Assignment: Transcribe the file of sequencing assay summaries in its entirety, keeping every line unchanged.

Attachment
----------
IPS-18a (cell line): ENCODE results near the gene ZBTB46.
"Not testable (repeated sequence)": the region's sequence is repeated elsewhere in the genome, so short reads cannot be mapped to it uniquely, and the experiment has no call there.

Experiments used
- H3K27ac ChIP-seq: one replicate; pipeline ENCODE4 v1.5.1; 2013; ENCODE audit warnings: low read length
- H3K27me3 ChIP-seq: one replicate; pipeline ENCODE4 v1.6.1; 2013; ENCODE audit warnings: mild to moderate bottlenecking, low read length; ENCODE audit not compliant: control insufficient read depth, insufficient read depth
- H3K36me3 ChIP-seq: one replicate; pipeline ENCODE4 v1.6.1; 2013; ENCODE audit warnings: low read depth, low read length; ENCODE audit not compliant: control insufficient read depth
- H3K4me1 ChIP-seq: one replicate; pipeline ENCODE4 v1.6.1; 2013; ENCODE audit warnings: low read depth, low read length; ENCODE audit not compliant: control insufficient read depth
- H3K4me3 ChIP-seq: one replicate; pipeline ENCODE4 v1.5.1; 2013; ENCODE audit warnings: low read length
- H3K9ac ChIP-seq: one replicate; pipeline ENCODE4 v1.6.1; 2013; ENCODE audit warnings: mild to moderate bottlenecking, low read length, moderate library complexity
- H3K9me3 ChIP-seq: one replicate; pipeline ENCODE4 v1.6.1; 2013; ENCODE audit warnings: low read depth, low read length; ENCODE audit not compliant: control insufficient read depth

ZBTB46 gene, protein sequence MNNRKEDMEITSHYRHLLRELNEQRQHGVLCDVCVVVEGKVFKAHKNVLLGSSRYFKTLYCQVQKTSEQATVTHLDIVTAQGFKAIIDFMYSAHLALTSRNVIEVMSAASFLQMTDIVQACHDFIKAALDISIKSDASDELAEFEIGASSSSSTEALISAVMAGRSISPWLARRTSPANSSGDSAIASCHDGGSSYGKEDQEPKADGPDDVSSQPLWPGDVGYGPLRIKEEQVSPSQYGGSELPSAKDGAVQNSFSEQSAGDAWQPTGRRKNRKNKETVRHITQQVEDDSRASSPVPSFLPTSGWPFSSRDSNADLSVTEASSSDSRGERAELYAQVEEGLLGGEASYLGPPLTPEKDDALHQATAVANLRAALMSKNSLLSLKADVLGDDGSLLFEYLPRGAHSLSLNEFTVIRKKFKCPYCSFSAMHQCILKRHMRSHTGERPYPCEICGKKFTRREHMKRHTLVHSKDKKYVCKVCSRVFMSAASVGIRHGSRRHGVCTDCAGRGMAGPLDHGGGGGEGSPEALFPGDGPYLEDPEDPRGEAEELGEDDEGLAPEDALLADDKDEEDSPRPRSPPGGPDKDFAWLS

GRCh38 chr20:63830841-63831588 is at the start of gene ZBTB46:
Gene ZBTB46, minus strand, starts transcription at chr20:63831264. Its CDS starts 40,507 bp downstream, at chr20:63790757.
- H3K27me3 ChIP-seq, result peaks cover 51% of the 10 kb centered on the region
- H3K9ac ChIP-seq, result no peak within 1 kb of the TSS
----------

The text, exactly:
IPS-18a (cell line): ENCODE results near the gene ZBTB46.
"Not testable (repeated sequence)": the region's sequence is repeated elsewhere in the genome, so short reads cannot be mapped to it uniquely, and the experiment has no call there.

Experiments used
- H3K27ac ChIP-seq: one replicate; pipeline ENCODE4 v1.5.1; 2013; ENCODE audit warnings: low read length
- H3K27me3 ChIP-seq: one replicate; pipeline ENCODE4 v1.6.1; 2013; ENCODE audit warnings: mild to moderate bottlenecking, low read length; ENCODE audit not compliant: control insufficient read depth, insufficient read depth
- H3K36me3 ChIP-seq: one replicate; pipeline ENCODE4 v1.6.1; 2013; ENCODE audit warnings: low read depth, low read length; ENCODE audit not compliant: control insufficient read depth
- H3K4me1 ChIP-seq: one replicate; pipeline ENCODE4 v1.6.1; 2013; ENCODE audit warnings: low read depth, low read length; ENCODE audit not compliant: control insufficient read depth
- H3K4me3 ChIP-seq: one replicate; pipeline ENCODE4 v1.5.1; 2013; ENCODE audit warnings: low read length
- H3K9ac ChIP-seq: one replicate; pipeline ENCODE4 v1.6.1; 2013; ENCODE audit warnings: mild to moderate bottlenecking, low read length, moderate library complexity
- H3K9me3 ChIP-seq: one replicate; pipeline ENCODE4 v1.6.1; 2013; ENCODE audit warnings: low read depth, low read length; ENCODE audit not compliant: control insufficient read depth

ZBTB46 gene, protein sequence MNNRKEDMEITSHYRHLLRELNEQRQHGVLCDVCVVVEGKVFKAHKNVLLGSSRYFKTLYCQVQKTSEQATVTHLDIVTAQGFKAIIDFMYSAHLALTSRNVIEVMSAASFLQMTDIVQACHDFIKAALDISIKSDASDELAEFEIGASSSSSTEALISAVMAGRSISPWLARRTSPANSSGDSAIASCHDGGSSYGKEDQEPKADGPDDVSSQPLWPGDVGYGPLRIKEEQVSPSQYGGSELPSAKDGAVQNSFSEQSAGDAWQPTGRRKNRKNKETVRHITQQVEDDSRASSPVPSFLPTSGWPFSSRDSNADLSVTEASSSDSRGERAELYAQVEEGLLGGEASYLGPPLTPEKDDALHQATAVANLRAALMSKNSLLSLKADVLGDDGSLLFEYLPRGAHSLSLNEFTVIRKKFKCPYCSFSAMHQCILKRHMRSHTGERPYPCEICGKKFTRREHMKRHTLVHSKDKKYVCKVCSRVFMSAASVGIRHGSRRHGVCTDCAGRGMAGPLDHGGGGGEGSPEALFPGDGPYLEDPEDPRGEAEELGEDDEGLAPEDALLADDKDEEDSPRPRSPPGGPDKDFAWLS

GRCh38 chr20:63830841-63831588 is at the start of gene ZBTB46:
Gene ZBTB46, minus strand, starts transcription at chr20:63831264. Its CDS starts 40,507 bp downstream, at chr20:63790757.
- H3K27me3 ChIP-seq, result peaks cover 51% of the 10 kb centered on the region
- H3K9ac ChIP-seq, result no peak within 1 kb of the TSS